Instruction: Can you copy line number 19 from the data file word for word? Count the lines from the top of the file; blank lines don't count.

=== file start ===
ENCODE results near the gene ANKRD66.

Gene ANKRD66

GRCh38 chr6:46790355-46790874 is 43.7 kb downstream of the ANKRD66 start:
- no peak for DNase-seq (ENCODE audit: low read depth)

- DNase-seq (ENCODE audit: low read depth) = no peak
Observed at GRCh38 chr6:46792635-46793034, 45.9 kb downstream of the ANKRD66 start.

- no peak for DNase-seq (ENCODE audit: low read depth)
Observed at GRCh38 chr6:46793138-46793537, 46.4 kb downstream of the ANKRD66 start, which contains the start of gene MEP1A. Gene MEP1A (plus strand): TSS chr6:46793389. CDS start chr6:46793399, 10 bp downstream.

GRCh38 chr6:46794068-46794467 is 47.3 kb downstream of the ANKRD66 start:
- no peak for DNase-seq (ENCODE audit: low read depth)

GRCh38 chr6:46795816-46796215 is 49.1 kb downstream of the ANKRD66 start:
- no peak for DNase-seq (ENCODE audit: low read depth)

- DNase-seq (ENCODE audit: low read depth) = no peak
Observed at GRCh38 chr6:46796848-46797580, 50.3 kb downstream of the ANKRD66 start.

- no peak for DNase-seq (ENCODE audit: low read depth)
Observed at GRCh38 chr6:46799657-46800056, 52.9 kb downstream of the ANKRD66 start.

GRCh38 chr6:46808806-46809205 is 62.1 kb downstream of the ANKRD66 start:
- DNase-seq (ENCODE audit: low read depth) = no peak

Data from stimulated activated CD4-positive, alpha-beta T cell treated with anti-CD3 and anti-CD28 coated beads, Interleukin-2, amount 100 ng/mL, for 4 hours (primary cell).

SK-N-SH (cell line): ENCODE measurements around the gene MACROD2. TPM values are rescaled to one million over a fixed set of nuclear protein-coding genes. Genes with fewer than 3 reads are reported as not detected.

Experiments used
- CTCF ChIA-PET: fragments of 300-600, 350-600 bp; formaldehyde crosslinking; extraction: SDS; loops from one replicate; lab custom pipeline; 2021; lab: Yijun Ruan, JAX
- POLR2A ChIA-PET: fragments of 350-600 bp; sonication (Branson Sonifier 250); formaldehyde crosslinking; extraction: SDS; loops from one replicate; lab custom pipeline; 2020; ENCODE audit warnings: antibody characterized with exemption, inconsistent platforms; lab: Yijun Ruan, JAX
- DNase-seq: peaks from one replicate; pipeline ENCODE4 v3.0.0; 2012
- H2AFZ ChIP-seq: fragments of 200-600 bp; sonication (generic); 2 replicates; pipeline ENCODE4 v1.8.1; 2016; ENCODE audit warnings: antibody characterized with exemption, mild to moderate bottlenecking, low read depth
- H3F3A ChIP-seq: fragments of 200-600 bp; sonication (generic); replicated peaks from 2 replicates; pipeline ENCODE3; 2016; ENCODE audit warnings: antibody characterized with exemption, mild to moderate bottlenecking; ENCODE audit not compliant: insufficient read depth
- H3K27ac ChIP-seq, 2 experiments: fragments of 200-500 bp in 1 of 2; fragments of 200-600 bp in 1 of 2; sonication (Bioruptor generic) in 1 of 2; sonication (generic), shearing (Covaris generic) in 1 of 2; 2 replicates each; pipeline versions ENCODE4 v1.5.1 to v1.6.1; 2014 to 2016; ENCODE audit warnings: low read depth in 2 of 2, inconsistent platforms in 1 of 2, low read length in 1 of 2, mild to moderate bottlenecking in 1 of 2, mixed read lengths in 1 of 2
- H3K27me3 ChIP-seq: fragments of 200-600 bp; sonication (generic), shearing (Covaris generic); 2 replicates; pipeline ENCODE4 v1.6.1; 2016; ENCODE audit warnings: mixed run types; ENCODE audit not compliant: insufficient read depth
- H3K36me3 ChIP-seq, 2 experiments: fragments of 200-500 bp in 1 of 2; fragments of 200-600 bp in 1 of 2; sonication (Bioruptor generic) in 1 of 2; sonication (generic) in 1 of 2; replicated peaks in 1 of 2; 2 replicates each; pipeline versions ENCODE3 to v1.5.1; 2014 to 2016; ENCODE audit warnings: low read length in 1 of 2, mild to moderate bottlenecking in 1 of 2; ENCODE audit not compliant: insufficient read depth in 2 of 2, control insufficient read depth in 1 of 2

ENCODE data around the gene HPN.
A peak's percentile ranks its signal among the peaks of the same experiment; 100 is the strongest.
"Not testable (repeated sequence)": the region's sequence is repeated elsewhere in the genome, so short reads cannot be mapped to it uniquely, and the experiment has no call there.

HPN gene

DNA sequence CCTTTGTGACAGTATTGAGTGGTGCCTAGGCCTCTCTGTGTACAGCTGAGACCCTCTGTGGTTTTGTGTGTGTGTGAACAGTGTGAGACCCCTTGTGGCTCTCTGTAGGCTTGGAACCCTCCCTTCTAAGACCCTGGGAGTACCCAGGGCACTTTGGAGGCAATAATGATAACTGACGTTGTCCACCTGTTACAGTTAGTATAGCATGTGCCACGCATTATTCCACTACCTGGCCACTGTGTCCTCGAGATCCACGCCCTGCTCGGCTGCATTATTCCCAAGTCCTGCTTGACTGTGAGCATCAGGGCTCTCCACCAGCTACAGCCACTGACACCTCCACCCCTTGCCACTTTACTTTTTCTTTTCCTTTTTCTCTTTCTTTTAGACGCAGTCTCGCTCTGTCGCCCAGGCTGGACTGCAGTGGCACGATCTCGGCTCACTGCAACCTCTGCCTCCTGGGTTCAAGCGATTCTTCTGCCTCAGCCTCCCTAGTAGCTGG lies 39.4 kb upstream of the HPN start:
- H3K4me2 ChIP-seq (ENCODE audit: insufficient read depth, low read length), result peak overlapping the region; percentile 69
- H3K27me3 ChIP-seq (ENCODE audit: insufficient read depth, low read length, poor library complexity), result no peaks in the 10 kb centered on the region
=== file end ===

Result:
Data from stimulated activated CD4-positive, alpha-beta T cell treated with anti-CD3 and anti-CD28 coated beads, Interleukin-2, amount 100 ng/mL, for 4 hours (primary cell).